Sunday, January 10, 2010

https and TSA: Kabuki Security Theater In A Quantified Framework

There is an analogy between https and TSA security that I have been thinking about lately.  This thinking has been in part, to the great interview of Bruce Schneier in about a year ago title Safe, But Also Sorry where Security expert Bruce Schneier talks about privacy and property in the information state written by Katherine Mangu-Ward on January 16, 2009.

First, let me state what should be obvious about the great job that TSA does for our country.  Let's look at the math.  According to what I can find, there are approximately 28,000 flights per day in the US.  That is 10,220,000 flights per year.  We had one incident on Christmas day in 2009.  That means that the chance of an incident is .0000000978 or .00000978%   That also means that TSA is putting up a 99.99999022% success rate of stopping an incident where no one got hurt.  That is SEVEN NINES of success.  I can not think of any other industry that talks about seven nines of success.

Most users are told to look for the lock icon and make sure that the website they are going to starts with https and not simply http and then they are secure.  The user is secure between their browser and that particular site.  https absolutely does not mean that the customers data is encrypted on that sites back end systems, it does not mean that the site has the proper governance in place, it does not mean anything more than the pipe is encrypted between the browser and that particular site.

When you go through TSA security at any airport, it is analogous to https because you only know what you see as you go through - you do not know what security checks are being done or have been done outside your physical scans of your body and your carryons.

 Bruce Schneier has an interesting analysis in the article listed above:

Reason: You coined the phrase "security theater" and you've been critical of the TSA's choices on priorities and tactics. What has the TSA done wrong that's fixable? What has the TSA done right?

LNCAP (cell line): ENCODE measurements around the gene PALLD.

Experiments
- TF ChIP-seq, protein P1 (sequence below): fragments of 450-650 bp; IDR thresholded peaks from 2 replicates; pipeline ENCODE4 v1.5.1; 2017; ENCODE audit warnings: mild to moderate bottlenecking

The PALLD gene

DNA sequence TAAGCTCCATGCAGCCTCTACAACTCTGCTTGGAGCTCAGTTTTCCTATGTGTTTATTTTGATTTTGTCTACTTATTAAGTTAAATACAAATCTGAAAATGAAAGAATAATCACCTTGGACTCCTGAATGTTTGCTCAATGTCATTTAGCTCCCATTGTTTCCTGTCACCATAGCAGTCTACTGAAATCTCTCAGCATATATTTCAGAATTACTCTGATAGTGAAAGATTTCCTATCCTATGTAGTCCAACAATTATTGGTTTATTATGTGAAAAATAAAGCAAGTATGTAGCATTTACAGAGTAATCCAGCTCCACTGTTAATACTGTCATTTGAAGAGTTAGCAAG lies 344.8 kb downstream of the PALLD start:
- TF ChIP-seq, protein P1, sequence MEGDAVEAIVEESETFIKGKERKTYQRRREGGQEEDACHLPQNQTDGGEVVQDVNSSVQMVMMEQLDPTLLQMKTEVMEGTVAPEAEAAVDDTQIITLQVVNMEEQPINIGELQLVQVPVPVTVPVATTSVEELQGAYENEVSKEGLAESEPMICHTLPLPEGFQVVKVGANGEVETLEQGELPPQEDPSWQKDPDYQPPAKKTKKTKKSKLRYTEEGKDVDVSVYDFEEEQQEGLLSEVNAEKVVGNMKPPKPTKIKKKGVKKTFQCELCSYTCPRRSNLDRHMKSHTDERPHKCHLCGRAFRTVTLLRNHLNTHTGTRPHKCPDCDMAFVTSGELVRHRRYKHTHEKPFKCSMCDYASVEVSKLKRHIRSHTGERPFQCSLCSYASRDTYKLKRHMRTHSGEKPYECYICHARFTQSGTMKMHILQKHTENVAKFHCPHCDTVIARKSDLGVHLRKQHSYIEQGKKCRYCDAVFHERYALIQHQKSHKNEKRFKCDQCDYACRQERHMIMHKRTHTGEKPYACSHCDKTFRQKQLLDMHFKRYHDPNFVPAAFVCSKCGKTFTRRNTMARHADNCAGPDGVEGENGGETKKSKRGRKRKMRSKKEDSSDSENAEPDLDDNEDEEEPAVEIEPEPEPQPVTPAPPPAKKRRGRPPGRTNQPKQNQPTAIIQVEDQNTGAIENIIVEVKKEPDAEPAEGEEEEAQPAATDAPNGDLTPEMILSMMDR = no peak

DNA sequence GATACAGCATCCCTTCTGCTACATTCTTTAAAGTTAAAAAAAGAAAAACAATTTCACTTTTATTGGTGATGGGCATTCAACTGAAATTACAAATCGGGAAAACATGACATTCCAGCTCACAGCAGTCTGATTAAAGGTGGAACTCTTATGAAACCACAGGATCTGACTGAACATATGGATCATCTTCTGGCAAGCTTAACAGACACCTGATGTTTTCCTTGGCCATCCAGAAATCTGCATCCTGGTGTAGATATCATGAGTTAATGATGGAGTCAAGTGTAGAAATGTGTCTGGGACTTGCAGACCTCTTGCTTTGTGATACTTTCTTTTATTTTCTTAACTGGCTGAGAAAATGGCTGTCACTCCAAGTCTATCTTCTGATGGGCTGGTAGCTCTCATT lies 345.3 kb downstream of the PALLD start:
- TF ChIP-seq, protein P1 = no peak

Bruce Schneier: The TSA focuses too much on specific tactics and targets. This makes sense politically, but is a bad use of security resources. Think about the last eight years. We take away guns and knives, and the terrorists use box cutters. We confiscate box cutters and knitting needles, and they put explosives in their shoes. We screen shoes, and they use liquids. We take away liquids, and they'll do something else. This is a dumb game; the TSA should stop playing. Some screening is necessary to stop the crazy and the stupid, but it's not going to stop a professional terrorist attack. We don't need more and better screening; we need less. On the other hand, I like seeing the direction they're heading in terms of behavioral profiling, though we need to be careful. Done wrong, it's nothing more than stereotyping; but done right, it can be very effective. It needs more focus on people and less on objects. We can't manage to keep weapons out of prisons; we'll never keep them out of airports. Oh, and stop the ID checking—the notion that there is this master list of terrorists that we can check people off against is just plain silly.

Reason: What would success look like for the TSA? If you were made King of Airport Security tomorrow and given the entire current budget of the TSA to do whatever you wanted, what kind of system would you design?

Schneier: If I were in charge of the TSA's budget, I'd give most of it back. Politically, I wouldn't be able to, of course, but it would be the best thing to do. Spending money on airport/airplane security only makes sense if the bad guys target airplanes. In general, money spent defending particular targets or tactics only makes sense if we can guess them correctly. If tactics and targets are scarce, defending against specific ones makes us safer. If tactics and targets are plentiful—as they are—it only forces the bad guys to pick new ones. Spending money on intelligence, investigation, and emergency response is effective regardless of the tactic or the target. Airport security is a last line of defense, and not a very good one at that. We need to remember that at budget time.

Here is the challenge in the United States of America.  Most American politicians are not skilled enough or open minded enough to think this situation through to do what is right as opposed to what sounds good in the 22 second sound bite on the local rapid and rabid partisan news shows.   With https, what are the security and privacy policies that a company has?   It is typically very difficult to find out beyond some generic privacy policy that is a cut-n-paste from some lawyer's home directory.  This why I think https and TSA security are similar - they look good on the outside, but the outside is only 5% of the problem and it is important to realize there is much hard work that must be done on the inside as well - and sometimes you just won't see it - but it is important.

UPDATE:   It seems to me that a lot of things have changed for the better in the past few years in terms of airport security and common sense.   I wonder what Bruce Schneier would think today?